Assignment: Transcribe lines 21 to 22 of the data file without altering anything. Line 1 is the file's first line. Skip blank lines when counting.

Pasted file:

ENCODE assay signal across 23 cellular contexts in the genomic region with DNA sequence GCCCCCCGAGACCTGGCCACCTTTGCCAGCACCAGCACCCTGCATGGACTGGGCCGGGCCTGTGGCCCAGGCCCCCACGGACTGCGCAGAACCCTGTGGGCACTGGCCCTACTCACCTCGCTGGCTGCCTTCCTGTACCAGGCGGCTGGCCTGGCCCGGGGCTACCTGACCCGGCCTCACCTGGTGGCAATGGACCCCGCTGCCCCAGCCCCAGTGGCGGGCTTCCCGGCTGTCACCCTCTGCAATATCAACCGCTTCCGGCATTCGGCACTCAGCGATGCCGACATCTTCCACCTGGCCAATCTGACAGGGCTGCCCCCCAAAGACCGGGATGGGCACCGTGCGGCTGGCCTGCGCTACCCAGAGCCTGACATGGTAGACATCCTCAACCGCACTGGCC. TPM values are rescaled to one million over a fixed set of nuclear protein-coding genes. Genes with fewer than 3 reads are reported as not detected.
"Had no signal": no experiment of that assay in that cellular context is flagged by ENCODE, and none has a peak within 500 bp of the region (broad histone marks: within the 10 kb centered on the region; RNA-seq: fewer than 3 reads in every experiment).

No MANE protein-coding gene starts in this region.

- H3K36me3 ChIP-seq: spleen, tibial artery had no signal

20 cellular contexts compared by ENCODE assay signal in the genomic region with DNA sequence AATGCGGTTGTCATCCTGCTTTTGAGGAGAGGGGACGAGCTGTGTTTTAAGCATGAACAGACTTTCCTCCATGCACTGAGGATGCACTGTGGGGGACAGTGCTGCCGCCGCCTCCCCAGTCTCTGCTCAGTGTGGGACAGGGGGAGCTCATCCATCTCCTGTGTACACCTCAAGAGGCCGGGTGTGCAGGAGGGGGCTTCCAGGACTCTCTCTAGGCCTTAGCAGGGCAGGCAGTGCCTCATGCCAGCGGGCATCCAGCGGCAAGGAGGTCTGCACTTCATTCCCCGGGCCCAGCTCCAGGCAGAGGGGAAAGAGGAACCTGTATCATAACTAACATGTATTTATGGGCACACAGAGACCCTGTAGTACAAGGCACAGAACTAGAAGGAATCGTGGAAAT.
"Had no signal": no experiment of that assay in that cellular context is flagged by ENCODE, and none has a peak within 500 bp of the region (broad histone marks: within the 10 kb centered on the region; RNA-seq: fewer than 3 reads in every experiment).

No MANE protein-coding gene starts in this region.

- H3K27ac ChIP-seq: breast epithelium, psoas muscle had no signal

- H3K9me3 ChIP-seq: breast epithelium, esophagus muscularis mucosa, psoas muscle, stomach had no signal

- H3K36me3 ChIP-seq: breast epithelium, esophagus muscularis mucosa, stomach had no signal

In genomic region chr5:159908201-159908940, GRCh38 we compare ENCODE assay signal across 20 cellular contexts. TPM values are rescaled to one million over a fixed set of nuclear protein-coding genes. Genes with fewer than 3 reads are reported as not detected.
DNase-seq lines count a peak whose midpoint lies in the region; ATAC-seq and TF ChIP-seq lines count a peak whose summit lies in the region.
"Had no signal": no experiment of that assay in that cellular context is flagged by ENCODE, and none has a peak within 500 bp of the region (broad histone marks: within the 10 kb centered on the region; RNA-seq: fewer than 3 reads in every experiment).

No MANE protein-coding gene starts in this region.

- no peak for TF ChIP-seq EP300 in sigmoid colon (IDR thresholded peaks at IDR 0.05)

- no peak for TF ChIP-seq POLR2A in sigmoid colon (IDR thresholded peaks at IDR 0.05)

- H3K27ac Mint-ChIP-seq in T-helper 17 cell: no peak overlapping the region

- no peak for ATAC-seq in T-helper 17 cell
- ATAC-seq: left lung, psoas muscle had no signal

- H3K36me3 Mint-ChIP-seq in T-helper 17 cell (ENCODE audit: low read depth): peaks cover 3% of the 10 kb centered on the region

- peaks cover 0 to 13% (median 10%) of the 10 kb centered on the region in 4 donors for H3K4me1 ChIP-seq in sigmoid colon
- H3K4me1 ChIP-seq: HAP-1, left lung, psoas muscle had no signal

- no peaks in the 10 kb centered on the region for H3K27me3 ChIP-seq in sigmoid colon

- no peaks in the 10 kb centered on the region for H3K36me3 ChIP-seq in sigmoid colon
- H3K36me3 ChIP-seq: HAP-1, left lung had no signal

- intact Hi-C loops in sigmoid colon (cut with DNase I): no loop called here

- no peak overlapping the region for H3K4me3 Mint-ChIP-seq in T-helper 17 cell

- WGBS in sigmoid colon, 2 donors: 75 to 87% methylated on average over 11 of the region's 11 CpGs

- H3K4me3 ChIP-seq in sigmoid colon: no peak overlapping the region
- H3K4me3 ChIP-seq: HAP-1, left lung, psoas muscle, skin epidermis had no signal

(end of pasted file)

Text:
- peaks cover 0 to 13% (median 10%) of the 10 kb centered on the region in 4 donors for H3K4me1 ChIP-seq in sigmoid colon
- H3K4me1 ChIP-seq: HAP-1, left lung, psoas muscle had no signal